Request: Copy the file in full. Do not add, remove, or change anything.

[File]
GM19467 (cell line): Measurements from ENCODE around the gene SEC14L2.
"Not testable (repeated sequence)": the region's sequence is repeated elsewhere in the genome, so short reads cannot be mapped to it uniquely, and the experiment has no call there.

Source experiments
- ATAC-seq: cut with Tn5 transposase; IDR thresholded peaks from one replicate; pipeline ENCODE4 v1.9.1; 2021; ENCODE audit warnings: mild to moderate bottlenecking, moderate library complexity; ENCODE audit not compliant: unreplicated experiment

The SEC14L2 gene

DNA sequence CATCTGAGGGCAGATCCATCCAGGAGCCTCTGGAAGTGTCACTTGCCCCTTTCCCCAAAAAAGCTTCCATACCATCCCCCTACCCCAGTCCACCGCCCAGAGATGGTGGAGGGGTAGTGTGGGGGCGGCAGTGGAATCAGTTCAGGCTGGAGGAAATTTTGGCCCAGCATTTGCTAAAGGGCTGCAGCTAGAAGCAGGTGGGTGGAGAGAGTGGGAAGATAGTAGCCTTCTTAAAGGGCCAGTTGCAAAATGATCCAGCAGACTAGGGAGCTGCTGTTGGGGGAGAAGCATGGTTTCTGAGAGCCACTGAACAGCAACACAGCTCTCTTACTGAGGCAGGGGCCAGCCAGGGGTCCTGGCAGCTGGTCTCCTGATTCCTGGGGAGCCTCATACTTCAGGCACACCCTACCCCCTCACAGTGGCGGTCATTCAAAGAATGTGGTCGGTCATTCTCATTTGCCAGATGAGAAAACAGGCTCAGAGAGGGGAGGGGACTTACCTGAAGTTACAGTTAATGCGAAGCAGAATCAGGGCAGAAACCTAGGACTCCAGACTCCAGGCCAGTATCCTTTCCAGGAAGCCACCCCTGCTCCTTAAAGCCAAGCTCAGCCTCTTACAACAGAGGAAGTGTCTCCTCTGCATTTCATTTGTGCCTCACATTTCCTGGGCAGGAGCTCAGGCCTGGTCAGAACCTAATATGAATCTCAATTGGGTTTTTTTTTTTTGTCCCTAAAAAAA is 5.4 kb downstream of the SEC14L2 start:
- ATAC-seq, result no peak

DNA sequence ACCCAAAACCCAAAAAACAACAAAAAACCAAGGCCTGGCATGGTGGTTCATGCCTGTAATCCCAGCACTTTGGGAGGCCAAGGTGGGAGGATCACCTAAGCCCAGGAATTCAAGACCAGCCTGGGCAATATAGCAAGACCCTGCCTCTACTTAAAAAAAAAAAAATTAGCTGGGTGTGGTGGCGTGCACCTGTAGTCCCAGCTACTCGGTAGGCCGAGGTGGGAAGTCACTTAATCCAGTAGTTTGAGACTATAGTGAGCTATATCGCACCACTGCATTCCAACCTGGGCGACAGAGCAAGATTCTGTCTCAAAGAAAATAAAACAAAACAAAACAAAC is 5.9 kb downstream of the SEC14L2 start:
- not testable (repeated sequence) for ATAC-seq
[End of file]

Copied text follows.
GM19467 (cell line): Measurements from ENCODE around the gene SEC14L2.
"Not testable (repeated sequence)": the region's sequence is repeated elsewhere in the genome, so short reads cannot be mapped to it uniquely, and the experiment has no call there.

Source experiments
- ATAC-seq: cut with Tn5 transposase; IDR thresholded peaks from one replicate; pipeline ENCODE4 v1.9.1; 2021; ENCODE audit warnings: mild to moderate bottlenecking, moderate library complexity; ENCODE audit not compliant: unreplicated experiment

The SEC14L2 gene

DNA sequence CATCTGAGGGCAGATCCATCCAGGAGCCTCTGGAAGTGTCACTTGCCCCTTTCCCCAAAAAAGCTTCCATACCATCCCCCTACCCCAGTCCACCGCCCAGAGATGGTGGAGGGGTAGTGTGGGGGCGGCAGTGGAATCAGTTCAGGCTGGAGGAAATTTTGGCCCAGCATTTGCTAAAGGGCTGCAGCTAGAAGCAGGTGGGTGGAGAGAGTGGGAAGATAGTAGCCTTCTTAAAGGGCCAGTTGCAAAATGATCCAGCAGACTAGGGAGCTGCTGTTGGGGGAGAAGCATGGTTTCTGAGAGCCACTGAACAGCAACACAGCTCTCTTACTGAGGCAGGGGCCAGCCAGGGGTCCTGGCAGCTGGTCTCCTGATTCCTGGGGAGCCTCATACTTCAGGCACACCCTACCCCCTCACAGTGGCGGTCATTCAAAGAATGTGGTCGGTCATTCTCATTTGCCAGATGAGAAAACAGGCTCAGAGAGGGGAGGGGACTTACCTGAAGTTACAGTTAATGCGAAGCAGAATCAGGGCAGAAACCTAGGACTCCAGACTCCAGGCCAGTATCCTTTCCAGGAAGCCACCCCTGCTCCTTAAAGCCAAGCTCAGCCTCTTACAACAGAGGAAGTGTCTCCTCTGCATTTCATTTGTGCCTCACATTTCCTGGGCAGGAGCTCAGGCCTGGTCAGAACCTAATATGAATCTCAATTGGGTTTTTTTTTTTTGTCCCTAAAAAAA is 5.4 kb downstream of the SEC14L2 start:
- ATAC-seq, result no peak

DNA sequence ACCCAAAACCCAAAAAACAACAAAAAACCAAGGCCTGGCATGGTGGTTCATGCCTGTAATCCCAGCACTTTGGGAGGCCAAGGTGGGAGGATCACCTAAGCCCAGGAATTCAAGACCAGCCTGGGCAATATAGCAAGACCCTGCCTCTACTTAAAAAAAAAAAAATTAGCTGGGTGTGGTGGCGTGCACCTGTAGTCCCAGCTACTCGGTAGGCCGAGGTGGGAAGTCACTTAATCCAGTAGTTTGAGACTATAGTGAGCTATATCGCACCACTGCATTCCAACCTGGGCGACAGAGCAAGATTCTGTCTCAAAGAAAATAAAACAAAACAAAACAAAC is 5.9 kb downstream of the SEC14L2 start:
- not testable (repeated sequence) for ATAC-seq